The county seat (1891, 9,494 feet) is named for a rocky trickle notorious for crippling humans and animals. Cripple Creek lies on the lip of the crater of an extinct volcano whose lava extrusions contained gold veins that formed a “bowl of gold.” This discovery by Cowboy Bob Womack...

Florissant

By: Thomas J. Noel

This ranching community (1872, 8,178 feet) was founded by James Costello, who named it after his home in Missouri. The Colorado Midland Railroad built a depot here in 1887 on its line to Leadville and Aspen. Florissant thrived as a supply and lumber town during the Cripple Creek...

Victor

By: Thomas J. Noel

After the Cripple Creek rush began, Frank M. and Harry E. Woods of Denver platted Victor (1893, 9,693 feet) and named it for an early homesteader, Victor C. Adams. While mine owners and businessmen gravitated to Cripple Creek, Victor's working-class residents built clapboard and brick...

Fremont County

By: Thomas J. Noel

Explorer John C. Frémont gave his name to one of Colorado's pioneer counties, although he failed to negotiate its awesome Royal Gorge of the Arkansas River. In the Arkansas River valley, a few pre–gold rush settlements, including Hard-scrabble, an 1844 adobe plaza town, have...

Cañon City

By: Thomas J. Noel

The county seat (1859, 5,343 feet) lies in a broad valley where the Arkansas River emerges from the Royal Gorge. Born as a supply camp for the upper Arkansas River mines, Cañon City led an up-and-down adolescent career during local gold, coal, oil, tin, and zinc booms. The D&RG,...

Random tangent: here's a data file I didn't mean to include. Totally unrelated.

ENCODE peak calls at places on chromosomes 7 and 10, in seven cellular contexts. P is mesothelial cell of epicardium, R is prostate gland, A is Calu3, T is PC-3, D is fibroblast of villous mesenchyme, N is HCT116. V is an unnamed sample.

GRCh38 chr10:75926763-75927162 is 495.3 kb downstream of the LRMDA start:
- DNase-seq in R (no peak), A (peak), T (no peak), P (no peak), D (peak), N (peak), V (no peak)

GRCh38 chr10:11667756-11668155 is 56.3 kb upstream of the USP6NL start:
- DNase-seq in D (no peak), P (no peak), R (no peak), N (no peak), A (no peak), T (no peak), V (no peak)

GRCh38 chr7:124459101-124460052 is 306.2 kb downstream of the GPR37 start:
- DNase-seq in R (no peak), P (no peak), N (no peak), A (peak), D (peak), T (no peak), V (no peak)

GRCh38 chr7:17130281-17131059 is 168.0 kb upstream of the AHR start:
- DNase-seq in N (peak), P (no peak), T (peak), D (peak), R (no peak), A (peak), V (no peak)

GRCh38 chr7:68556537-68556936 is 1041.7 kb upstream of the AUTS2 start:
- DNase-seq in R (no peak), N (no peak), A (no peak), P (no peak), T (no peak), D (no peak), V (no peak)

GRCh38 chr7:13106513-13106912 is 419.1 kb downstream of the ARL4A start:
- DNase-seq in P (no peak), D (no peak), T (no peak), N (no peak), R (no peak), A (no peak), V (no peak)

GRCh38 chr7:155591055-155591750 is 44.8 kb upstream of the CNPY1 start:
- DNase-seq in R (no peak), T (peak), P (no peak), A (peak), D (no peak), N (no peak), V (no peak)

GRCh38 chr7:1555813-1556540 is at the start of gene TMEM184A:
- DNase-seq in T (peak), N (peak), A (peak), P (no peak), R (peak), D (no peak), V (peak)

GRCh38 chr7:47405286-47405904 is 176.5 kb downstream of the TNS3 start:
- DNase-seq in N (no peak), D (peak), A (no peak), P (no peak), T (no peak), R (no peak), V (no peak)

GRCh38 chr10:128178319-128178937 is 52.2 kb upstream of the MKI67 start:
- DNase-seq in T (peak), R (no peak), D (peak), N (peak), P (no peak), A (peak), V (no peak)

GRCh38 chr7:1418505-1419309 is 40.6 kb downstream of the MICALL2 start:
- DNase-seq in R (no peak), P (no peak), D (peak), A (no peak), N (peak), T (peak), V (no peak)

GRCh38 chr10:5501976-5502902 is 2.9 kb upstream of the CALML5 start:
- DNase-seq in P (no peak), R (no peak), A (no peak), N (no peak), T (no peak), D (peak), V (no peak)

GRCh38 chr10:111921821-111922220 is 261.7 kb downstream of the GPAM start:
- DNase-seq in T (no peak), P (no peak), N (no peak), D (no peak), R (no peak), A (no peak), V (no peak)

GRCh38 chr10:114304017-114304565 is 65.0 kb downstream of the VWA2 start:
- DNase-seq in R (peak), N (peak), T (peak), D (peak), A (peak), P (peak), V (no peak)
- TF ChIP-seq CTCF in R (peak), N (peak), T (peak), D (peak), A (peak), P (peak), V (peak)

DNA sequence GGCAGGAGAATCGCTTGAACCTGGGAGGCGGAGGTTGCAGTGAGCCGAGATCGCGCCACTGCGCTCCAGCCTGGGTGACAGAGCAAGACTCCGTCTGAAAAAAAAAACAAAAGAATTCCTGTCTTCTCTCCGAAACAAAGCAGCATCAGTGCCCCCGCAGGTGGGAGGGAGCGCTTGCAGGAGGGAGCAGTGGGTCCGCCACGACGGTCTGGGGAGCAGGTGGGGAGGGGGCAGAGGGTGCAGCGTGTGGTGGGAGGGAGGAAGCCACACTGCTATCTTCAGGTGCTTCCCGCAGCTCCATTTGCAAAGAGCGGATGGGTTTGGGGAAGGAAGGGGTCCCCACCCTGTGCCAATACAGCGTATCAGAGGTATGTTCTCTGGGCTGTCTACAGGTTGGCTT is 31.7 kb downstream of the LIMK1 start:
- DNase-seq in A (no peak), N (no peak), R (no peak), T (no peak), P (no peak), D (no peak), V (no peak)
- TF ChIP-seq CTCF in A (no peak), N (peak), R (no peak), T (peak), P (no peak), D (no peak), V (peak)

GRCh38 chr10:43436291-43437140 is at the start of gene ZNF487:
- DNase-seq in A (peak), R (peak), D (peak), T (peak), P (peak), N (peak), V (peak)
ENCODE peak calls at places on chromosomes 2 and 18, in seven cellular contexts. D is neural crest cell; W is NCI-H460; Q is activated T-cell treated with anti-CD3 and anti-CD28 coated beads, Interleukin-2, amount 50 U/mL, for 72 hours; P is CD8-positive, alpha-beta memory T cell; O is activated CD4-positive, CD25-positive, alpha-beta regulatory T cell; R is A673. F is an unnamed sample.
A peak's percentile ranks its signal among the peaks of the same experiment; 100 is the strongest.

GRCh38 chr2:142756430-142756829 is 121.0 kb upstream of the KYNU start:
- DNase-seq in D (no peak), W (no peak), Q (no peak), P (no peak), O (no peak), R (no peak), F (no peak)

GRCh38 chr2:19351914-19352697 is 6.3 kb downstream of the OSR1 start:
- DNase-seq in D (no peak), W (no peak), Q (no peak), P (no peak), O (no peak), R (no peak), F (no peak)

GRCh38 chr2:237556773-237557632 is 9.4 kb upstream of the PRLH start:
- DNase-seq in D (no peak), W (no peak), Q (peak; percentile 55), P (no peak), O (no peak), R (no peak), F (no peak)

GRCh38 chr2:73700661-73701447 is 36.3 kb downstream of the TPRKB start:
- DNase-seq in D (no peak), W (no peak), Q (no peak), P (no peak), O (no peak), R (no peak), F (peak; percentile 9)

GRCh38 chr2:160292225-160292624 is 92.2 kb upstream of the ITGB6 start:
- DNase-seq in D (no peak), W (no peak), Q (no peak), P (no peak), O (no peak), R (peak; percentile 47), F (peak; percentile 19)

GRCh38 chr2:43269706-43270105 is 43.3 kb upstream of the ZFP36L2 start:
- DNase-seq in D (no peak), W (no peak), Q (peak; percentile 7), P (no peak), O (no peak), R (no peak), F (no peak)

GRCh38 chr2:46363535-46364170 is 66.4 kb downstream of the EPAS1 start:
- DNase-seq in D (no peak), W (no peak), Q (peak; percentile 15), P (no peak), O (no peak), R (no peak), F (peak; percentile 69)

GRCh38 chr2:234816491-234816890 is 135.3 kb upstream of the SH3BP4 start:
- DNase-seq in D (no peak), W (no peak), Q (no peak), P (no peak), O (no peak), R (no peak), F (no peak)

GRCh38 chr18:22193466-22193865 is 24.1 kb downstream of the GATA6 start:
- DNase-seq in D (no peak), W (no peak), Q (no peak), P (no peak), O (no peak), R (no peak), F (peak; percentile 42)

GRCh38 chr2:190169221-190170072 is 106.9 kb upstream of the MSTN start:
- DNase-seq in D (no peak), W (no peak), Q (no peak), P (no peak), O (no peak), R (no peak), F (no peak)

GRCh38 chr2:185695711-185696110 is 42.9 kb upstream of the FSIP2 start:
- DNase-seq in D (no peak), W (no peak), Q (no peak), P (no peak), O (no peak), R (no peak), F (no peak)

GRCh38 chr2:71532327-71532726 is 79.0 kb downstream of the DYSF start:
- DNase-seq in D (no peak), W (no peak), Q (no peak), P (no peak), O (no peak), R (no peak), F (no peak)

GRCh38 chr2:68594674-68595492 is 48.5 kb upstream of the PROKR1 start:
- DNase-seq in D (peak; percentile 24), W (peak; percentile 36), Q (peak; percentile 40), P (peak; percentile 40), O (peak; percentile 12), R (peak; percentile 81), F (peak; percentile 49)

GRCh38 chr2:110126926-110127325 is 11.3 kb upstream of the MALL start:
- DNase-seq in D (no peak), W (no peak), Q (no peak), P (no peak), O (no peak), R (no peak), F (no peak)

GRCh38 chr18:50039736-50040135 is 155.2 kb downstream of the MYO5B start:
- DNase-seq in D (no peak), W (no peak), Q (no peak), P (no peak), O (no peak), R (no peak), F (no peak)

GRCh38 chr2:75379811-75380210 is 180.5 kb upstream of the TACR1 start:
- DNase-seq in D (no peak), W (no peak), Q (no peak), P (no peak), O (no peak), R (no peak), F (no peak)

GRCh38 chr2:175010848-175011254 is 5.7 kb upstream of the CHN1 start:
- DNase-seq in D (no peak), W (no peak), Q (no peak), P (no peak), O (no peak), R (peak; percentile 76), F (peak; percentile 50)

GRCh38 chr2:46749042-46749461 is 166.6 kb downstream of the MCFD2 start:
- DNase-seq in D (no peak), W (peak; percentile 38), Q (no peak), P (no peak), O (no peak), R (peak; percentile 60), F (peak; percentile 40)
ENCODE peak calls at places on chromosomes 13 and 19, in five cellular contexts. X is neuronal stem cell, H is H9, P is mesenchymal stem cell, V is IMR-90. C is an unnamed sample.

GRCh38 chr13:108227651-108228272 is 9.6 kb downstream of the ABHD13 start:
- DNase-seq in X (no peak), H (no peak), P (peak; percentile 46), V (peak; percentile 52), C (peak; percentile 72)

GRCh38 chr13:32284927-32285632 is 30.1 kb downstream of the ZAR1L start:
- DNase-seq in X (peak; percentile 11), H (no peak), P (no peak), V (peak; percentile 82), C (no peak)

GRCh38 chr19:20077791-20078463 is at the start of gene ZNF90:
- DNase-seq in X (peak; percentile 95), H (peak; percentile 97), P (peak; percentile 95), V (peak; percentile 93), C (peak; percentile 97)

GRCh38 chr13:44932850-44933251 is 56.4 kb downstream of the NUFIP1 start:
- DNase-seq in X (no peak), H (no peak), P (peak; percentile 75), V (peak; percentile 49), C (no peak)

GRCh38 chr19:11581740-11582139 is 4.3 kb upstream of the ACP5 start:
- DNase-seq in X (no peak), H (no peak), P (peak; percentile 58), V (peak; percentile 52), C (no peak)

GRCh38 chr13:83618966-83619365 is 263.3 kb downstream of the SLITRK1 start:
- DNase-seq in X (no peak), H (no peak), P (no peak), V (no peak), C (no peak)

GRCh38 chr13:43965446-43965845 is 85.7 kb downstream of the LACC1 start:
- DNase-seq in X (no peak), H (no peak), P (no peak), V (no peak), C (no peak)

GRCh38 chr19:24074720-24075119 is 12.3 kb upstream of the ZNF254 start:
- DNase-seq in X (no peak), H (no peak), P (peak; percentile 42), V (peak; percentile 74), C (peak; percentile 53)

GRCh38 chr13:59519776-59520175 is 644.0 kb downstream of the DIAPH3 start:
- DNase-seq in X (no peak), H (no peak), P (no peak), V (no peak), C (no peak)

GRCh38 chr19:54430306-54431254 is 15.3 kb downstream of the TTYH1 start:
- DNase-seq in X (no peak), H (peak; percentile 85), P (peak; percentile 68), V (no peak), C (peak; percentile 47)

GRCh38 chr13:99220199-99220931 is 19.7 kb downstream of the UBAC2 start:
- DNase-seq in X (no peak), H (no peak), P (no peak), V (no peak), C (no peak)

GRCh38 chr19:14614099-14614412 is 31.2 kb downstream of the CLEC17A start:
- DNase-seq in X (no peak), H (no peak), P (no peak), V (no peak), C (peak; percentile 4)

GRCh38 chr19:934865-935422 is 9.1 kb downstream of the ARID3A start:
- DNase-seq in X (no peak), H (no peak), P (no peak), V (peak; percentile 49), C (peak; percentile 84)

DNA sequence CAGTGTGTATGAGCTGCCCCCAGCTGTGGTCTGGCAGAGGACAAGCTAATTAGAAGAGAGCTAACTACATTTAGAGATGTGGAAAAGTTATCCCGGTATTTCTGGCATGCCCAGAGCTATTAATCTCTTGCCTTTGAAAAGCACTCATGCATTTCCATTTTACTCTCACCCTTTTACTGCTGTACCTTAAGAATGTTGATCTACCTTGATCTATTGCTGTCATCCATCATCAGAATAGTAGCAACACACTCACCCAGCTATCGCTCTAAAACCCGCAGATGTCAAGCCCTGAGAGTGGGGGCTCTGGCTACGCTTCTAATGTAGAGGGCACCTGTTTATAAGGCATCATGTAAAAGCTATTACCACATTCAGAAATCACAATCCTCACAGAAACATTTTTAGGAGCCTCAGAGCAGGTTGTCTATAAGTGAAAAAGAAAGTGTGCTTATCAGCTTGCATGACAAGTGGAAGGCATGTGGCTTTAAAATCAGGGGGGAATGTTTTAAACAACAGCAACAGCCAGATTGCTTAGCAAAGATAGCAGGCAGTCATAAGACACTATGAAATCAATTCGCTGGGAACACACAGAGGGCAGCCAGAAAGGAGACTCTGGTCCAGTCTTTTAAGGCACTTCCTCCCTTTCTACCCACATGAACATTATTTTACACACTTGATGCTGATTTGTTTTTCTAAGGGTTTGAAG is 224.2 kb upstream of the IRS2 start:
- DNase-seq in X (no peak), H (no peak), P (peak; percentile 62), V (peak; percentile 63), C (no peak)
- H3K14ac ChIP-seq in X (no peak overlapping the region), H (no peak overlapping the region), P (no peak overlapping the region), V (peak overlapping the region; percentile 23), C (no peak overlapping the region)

Florence

By: Thomas J. Noel

Florence (1873, 5,187 feet) was founded by James McCandless, who named it for his daughter. Eleven years earlier, oil bubbling to the surface of Oil Creek had inspired Alexander M. Cassidy to dig a well. He found the first oil field in the Rocky Mountain West and supposedly the second...

Howard

By: Thomas J. Noel

A sign announces Howard (1877, 6,720 feet) as “The Home of 150 Nice People and a Few Soreheads.” The Howard Bridge (1924, Minneapolis Steel and Machinery Company), off U.S. 50 over the Arkansas (NR), is a single-span, Warren pony truss structure. The Stout House (c. 1880, William Stout),...

Portland

By: Thomas J. Noel

This company town (1899, 5,100 feet), named for its cement plant, has a D&RG railroad spur to ship Portland cement to construction projects across the state. Portland cement has been manufactured here since 1898, using local deposits of lime, silica, and gypsum. In 1901 James...